What we don’t get is a lid or record clamp, both of that are discretionary extras costing £60 and £30 respectively – not a outrageous volume in a universe of crazily labelled hi-fi accessories.
Pro-Ject RPM 3 Carbon – Performance
The RPM 3 comes out of a box with a cartridge already fitted, so many of a initial setup involves wise a platter and attaching a expostulate belt around a engine pulley and a platter. This is a fiddly job, given a platter isn’t a thickest. It’s value regulating a elementary burble turn to check a rug is level; sadly, Pro-Ject doesn’t embody one.
After that you’re down to a some-more wily charge of environment a tracking weight for a cartridge. There’s a elementary automatic tracking-force sign supplied, that also has an integrated fixing protractor that will come in accessible if we ever confirm to reinstate that Ortofon cartridge.
Actually altering a tracking force isn’t too friendly, though. The counterweight on a behind of a tonearm is hold in place by a singular muck screw, for that an Allen pivotal is supplied. However, we found it wily to uniformly pierce a weight in a really small increments required to fine-tune a downward force of a needle. Still, once done, we won’t need to hold it again.
Since a RPM 3 is no entry-level record player, it doesn’t have a phono pre-amplifier built in – you’ll need to bill additional for one. we plugged it into a high Leema Acoustics Elements Ultra phono theatre for testing, yet Pro-Ject itself creates some some-more affordable phono stages that would fit a mid-level rug such as this.
There can be a somewhat shocking screech from a belt and pulley when we initial switch on a RPM 3’s motor, yet it’s zero to worry about. we encountered a same with a Pro-Ject RPM 10 we once owned.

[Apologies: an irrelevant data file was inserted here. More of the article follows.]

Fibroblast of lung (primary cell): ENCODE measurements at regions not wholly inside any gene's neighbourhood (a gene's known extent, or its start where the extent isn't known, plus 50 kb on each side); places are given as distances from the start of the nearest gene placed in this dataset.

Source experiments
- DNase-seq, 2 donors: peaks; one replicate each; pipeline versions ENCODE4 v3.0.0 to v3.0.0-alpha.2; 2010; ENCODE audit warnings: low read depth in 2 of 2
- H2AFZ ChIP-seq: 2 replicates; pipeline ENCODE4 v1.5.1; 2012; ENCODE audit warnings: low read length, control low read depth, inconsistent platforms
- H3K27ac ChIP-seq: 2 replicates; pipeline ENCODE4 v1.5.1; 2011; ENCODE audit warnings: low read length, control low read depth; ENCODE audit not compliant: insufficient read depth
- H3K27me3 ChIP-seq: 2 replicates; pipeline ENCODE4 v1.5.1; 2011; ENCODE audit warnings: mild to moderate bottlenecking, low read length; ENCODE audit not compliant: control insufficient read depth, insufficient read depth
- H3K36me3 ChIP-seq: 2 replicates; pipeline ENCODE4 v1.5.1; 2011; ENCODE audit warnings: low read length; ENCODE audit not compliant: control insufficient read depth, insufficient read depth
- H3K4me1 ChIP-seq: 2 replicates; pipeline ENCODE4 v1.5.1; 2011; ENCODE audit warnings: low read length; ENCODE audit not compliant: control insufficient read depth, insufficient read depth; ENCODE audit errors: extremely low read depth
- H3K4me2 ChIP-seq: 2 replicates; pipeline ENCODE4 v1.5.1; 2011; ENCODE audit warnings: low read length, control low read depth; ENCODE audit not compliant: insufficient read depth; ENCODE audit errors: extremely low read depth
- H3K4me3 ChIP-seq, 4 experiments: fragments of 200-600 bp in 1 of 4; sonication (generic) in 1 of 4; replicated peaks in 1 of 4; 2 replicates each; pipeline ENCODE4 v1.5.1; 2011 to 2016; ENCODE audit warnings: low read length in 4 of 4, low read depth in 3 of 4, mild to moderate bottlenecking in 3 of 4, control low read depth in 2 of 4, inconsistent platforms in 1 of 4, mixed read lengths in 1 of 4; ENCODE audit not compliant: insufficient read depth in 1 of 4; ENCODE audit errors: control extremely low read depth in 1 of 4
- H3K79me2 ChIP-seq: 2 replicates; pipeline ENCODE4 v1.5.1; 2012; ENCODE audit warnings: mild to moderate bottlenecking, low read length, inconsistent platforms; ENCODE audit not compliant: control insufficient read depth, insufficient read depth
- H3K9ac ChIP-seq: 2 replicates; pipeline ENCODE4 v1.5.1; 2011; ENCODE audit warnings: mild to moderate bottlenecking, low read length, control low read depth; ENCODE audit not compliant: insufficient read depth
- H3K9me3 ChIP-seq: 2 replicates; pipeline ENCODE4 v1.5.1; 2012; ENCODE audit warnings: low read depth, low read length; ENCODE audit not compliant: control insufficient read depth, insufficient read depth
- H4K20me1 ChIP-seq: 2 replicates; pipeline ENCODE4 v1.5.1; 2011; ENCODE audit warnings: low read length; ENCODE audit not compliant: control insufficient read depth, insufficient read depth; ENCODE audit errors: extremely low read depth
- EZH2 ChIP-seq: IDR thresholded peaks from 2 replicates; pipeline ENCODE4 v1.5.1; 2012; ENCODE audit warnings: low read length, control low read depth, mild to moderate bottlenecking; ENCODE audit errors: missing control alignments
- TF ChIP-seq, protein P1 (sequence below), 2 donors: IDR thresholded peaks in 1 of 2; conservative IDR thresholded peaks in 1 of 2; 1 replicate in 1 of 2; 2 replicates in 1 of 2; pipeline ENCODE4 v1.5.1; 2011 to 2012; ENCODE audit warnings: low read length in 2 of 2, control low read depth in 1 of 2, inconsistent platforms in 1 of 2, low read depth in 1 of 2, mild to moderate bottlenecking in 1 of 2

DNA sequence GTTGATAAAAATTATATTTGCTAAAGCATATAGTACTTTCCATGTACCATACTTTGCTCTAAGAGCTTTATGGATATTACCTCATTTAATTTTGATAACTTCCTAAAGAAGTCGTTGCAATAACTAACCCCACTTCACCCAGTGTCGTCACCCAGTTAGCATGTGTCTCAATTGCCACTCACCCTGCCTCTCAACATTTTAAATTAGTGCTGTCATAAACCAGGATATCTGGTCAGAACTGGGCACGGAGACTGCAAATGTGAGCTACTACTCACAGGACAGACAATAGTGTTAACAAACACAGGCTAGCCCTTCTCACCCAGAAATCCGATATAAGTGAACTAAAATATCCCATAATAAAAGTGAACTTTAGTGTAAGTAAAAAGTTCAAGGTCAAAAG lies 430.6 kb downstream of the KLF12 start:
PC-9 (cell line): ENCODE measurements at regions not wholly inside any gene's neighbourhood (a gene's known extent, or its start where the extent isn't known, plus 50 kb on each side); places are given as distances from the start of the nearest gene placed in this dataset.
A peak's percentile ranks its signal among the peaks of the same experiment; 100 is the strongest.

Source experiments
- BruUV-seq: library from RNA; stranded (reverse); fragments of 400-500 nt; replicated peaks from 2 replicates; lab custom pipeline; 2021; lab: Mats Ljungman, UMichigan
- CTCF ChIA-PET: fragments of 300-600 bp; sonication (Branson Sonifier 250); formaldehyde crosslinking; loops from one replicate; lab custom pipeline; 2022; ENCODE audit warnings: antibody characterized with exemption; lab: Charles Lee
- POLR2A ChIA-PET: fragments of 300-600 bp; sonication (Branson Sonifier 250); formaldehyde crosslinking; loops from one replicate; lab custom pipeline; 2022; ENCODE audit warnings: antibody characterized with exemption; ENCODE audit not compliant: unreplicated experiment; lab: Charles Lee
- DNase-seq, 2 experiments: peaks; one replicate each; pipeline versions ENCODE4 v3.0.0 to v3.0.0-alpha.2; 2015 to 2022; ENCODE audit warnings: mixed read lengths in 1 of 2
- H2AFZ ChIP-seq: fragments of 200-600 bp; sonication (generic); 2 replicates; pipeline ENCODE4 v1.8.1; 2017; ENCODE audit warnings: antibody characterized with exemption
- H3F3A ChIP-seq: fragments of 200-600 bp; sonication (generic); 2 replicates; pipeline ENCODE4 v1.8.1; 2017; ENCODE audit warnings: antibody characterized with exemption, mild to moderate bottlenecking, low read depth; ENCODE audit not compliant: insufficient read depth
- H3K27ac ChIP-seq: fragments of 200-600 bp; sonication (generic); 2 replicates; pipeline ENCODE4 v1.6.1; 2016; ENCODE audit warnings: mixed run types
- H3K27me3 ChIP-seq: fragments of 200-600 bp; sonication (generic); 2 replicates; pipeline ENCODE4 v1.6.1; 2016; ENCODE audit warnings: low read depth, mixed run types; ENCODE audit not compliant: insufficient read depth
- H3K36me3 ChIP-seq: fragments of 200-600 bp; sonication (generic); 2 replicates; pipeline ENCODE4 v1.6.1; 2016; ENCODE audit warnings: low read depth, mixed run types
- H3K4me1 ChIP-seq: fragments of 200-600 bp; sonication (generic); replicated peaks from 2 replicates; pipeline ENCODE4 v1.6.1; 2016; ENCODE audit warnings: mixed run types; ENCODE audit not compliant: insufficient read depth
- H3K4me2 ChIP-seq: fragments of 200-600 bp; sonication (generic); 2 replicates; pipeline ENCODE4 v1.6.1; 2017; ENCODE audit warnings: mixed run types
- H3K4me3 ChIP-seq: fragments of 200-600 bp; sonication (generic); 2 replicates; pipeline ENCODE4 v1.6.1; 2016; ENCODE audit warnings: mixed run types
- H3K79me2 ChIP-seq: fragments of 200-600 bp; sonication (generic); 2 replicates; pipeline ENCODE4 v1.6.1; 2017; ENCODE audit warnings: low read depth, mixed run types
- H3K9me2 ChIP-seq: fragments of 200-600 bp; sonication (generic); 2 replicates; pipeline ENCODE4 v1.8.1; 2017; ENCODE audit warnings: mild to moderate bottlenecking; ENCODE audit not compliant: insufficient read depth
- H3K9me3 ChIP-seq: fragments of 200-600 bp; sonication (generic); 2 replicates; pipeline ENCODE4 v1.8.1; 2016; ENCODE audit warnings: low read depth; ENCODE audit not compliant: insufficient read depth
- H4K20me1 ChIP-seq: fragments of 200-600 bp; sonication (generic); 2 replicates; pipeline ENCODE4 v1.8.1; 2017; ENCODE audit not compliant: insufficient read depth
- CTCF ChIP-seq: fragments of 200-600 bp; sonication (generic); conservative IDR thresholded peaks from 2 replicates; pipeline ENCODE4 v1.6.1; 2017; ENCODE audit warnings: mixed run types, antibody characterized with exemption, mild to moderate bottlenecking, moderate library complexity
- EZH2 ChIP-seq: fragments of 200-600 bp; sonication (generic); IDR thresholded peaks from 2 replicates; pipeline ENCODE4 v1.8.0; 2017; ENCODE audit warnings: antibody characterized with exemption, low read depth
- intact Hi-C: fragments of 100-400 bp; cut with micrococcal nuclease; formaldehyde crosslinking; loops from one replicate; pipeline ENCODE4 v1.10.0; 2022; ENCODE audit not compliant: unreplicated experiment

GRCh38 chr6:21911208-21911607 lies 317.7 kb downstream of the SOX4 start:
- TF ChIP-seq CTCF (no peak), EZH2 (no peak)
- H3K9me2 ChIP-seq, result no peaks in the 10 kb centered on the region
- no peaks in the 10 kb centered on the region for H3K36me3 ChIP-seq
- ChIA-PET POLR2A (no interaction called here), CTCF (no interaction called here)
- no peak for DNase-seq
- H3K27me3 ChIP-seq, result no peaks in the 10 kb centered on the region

Once adult and spinning, a sound peculiarity from a RPM 3 is excellent. There’s tons of a regard that’s a hallmark of vinyl, and it creates a poetic far-reaching soundstage.
It’s a small too laid behind for my liking, though. It lacks a small conflict and becomes undiluted in a mid-range with formidable tracks. Percussion can sound too calm during times – listening to “Blood Pt2″ from a “Dark Was The Night” LP, a miss of punch seemed to roughly delayed a lane down.
Stick to element that’s reduction vicious of somewhat off timing, such as Iron Wine’s Our Endless Numbered Days, and a RPM 3 is some-more during palliate and has a splendidly ethereal hold with vocals. Listening to “Fever Dream”, Sam Beam could roughly have been in a same room as me, plucking divided and kindly singing by that lush beard.
Should we buy a Pro-Ject RPM 3 Carbon?
The Pro-Ject RPM 3 is a distinguished rug that sounds roughly as good as it looks. However, a somewhat laid behind display of song means it isn’t a best all-rounder. The some-more prosaic-looking Rega Planar 3 2016 is a improved buy in this cost range, yet not by a outrageous margin.
A decent turntable that sounds roughly as good as it looks, yet isn’t utterly a best during this cost point.